Exploring the HDFS Default Value Behaviour

In this post I’ll explore how the HDFS default values really work, which I found to be quite surprising and non-intuitive, so there s a good lesson here.

In my case, I have my local virtual Hadoop cluster, and I have a different client outside the cluster. I’ll just put a file from the external client into the cluster in two configurations.

All the nodes of my Hadoop (1.2.1) cluster have the same hdfs-site.xml file with the same (non-default) value for dfs.block.size (renamed to dfs.blocksize in Hadoop 2.x) of 134217728, which is 128MB. In my external node, I also have the hadoop executables with a minimal hdfs-site.xml.

First, I have set dfs.block.size to 268435456 (256MB) in my client hdfs-site.xml and copied a 400MB file to HDFS:

 ./hadoop fs -copyFromLocal /sw/400MB.file /user/ofir

Checking its block size from the NameNode:

./hadoop fsck /user/ofir/400MB.file -files -blocks -racks
FSCK started by root from /10.0.1.111 for path /user/ofir/400MB.file at Thu Jan 30 22:21:29 UTC 2014
/user/ofir/400MB.file 419430400 bytes, 2 block(s):  OK
0. blk_-5656069114314652598_27957 len=268435456 repl=3 [/rack03/10.0.1.133:50010, /rack03/10.0.1.132:50010, /rack02/10.0.1.122:50010]
1. blk_3668240125470951962_27957 len=150994944 repl=3 [/rack03/10.0.1.133:50010, /rack03/10.0.1.132:50010, /rack01/10.0.1.113:50010]

Status: HEALTHY
 Total size:    419430400 B
 Total dirs:    0
 Total files:    1
 Total blocks (validated):    2 (avg. block size 209715200 B)
 Minimally replicated blocks:    2 (100.0 %)
 Over-replicated blocks:    0 (0.0 %)
 Under-replicated blocks:    0 (0.0 %)
 Mis-replicated blocks:        0 (0.0 %)
 Default replication factor:    1
 Average block replication:    3.0
 Corrupt blocks:        0
 Missing replicas:        0 (0.0 %)
 Number of data-nodes:        6
 Number of racks:        3
FSCK ended at Thu Jan 30 22:21:29 UTC 2014 in 1 milliseconds

So far, looks good – the first block is 256MB.

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Exploring HDFS Block Placement Policy

In this post I’ll cover how to see where each data block is actually placed. I’m using my fully-distributed Hadoop cluster on my laptop for exploration and the network topology definitions from my previous post – you’ll need a multi-node cluster to reproduce it.

Background

When a file is written to HDFS, it is split up into big chucks called data blocks, whose size is controlled by the parameter dfs.block.size in the config file hdfs-site.xml (in my case – left as the default which is 64MB). Each block is stored on one or more nodes, controlled by the parameter dfs.replication in the same file (in most of this post – set to 3, which is the default). Each copy of a block is called a replica.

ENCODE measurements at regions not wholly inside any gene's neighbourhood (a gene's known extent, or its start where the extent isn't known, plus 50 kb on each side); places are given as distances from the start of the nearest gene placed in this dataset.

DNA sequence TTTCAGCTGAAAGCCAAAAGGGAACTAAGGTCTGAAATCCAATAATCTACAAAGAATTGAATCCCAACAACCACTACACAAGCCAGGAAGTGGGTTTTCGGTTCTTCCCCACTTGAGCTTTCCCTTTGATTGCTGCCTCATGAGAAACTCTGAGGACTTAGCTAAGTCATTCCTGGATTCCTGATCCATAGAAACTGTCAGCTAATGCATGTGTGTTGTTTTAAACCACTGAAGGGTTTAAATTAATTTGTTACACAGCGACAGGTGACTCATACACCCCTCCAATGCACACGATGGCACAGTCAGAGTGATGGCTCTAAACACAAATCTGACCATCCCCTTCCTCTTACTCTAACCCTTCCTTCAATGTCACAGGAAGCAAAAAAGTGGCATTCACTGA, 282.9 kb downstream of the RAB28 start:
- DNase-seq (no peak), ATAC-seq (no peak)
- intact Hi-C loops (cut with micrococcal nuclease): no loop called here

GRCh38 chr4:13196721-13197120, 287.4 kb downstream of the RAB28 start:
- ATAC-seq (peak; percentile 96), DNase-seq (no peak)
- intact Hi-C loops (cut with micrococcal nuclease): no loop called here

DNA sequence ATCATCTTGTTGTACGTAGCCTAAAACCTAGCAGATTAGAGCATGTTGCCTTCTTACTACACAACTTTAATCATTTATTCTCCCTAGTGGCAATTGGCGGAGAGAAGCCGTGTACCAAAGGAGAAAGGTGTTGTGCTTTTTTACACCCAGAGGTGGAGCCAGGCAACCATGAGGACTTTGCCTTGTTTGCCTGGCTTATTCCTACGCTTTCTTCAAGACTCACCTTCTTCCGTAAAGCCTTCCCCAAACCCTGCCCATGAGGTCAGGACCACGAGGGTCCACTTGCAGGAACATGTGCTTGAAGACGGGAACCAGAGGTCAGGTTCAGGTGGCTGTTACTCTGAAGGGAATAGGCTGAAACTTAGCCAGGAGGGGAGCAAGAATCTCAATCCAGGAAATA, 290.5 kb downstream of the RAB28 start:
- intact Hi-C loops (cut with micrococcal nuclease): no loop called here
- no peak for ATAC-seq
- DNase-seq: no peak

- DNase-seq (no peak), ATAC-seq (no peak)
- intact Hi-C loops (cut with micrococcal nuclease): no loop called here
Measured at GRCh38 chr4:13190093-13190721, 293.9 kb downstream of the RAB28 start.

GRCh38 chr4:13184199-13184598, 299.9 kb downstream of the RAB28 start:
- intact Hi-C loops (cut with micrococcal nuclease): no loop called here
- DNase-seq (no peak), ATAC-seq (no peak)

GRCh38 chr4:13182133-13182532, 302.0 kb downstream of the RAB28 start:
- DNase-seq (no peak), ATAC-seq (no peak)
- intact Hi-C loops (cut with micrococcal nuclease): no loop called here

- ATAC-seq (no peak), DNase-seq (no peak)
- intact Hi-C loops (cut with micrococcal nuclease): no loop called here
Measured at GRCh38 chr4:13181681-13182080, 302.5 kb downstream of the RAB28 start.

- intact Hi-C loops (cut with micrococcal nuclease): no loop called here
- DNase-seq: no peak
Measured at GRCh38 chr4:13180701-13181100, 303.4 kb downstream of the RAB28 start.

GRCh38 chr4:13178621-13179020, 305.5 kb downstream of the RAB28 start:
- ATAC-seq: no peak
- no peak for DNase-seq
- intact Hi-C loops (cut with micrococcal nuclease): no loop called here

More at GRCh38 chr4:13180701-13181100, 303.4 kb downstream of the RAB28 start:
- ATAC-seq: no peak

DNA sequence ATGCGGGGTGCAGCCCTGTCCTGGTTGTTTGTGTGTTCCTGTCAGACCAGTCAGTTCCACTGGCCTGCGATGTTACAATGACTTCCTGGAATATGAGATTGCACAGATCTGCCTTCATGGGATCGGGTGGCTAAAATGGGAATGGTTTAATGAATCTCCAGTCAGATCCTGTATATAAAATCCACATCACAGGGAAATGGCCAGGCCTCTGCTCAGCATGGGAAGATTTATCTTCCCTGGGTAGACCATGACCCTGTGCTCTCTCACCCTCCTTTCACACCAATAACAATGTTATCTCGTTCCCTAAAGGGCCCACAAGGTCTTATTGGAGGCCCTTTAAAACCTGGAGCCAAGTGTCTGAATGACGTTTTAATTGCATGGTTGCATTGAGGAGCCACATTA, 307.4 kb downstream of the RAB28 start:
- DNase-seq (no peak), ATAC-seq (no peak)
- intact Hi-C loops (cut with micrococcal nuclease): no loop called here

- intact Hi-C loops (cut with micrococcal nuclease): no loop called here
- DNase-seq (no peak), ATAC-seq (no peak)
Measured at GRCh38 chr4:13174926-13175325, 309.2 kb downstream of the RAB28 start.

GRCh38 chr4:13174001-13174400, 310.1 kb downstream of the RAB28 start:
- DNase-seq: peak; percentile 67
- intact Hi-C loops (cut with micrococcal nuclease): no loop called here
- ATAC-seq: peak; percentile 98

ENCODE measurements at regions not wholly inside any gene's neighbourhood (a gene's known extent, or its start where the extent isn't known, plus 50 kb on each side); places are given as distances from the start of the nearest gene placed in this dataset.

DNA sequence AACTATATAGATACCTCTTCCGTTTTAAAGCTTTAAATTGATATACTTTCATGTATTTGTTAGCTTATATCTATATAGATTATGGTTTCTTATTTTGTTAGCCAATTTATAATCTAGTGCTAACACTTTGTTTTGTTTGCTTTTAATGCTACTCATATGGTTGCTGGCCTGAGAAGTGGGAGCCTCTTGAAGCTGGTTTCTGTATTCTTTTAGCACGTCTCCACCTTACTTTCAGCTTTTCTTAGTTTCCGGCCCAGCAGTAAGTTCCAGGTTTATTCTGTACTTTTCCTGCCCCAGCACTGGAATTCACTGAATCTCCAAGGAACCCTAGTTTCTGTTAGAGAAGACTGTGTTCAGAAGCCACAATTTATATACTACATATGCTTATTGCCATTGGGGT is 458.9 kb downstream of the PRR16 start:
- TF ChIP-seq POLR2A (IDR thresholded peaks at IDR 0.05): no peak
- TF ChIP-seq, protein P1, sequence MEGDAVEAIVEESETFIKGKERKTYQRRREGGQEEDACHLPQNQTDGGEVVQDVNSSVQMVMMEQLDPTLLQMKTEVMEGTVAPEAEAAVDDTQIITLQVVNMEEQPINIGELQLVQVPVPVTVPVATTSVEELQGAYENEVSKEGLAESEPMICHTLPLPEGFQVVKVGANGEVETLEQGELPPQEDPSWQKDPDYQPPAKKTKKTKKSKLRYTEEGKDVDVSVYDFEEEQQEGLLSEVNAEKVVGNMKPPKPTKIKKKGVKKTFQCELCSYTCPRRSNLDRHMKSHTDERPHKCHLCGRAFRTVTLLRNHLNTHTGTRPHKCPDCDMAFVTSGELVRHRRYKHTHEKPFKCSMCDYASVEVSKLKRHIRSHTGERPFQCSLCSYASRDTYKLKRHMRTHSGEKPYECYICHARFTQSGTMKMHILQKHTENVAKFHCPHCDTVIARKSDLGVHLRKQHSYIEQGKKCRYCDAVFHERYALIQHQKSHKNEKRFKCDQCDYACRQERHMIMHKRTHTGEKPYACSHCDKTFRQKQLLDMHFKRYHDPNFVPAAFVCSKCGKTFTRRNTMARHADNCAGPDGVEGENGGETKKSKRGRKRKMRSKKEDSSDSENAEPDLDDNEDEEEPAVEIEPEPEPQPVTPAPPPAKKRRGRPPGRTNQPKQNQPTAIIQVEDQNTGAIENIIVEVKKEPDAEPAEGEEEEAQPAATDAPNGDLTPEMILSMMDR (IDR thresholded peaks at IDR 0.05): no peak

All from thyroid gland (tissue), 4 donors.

Regarding my setup – I have nine nodes spread over three racks. Each rack has one admin node and two worker nodes (running DataNode and TaskTracker), using Apache Hadoop 1.2.1. Please note that in my configuration, there is a simple mapping between host name, IP address and rack number -host name is hadoop[rack number][node number] and IP address is 10.0.1.1[rack number][node number].

Where should the NameNode place each replica?  Here is the theory:

The default block placement policy is as follows:

  • Place the first replica somewhere – either a random node (if the HDFS client is outside the Hadoop/DataNode cluster) or on the local node (if the HDFS client is running on a node inside the cluster).
  • Place the second replica in a different rack.
  • Place the third replica in the same rack as the second replica
  • If there are more replicas – spread them across the rest of the racks.

That placement algorithm is a decent default compromise – it provides protection against a rack failure while somewhat minimizing inter-rack traffic.

So, let’s put some files on HDFS and see if it behaves like the theory in my setup – try it on yours to validate.

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Exploring The Hadoop Network Topology

In this post I’ll cover how to define and debug a simple Hadoop network topology.

Background

Hadoop is designed to run on large clusters of commodity servers – in many cases spanning many physical racks of servers. A physical rack is in many cases a single point of failure (for example, having typically a single switch for lower cost), so HDFS tries to place block replicas on more than one rack. Also, there is typically more bandwidth within a rack than between the racks, so the software on the cluser (HDFS and MapReduce / YARN) can take it into account. This leads to a question:

How does the NameNode know the network topology?

By default, the NameNode has no idea which node is in which rack. It therefore by default assumes that all nodes are in the same rack, which is likely true for small clusters. It calls this rack “/default-rack“.

So, we have to teach Hadoop our cluster network topology – the way the nodes are grouped into racks. Hadoop supports a pluggable rack topology implementation – controlled by the parameter topology.node.switch.mapping.impl in core-site.xml, which specifies a java class implementation. The default implementation is using a user-provided script, specified in topology.script.file.name in the same config file, a script that gets a list of IP addresses or host names and returns a list of rack names (in Hadoop2: net.topology.script.file.name). The script will get up to topology.script.number.args parameters per invocation, by default up to 100 requests per invocation (in Hadoop2: net.topology.script.number.args).

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